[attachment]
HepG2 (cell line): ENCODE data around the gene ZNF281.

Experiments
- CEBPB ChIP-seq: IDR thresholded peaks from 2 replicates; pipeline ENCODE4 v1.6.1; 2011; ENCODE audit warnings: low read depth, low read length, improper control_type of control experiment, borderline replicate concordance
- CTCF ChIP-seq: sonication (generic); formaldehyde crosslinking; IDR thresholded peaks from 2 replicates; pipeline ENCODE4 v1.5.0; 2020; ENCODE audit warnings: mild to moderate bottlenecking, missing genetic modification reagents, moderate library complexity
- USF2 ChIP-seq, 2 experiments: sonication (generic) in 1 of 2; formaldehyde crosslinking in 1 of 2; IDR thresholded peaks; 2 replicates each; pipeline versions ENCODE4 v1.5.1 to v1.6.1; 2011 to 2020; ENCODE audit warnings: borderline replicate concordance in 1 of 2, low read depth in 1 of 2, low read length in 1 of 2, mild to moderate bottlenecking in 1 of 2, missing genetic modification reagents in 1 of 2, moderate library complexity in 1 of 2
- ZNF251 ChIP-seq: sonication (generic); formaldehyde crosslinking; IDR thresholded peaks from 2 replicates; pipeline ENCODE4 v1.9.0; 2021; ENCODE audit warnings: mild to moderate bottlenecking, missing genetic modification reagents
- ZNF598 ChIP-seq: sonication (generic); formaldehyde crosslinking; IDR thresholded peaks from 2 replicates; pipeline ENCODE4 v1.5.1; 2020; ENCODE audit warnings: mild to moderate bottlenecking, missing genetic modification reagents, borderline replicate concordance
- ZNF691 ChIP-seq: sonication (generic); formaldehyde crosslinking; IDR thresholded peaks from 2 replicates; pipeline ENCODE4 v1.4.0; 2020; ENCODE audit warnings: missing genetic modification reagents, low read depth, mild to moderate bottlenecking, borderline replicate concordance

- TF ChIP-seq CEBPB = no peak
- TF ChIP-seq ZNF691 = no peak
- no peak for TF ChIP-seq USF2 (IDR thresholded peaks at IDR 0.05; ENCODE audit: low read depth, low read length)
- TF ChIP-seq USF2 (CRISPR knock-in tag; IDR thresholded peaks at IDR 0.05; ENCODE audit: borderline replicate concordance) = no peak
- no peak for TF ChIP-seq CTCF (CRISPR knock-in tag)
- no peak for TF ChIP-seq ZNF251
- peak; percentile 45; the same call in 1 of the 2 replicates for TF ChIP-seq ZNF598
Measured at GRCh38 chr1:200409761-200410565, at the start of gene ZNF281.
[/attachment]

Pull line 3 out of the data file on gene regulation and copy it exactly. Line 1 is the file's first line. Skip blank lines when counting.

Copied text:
- CEBPB ChIP-seq: IDR thresholded peaks from 2 replicates; pipeline ENCODE4 v1.6.1; 2011; ENCODE audit warnings: low read depth, low read length, improper control_type of control experiment, borderline replicate concordance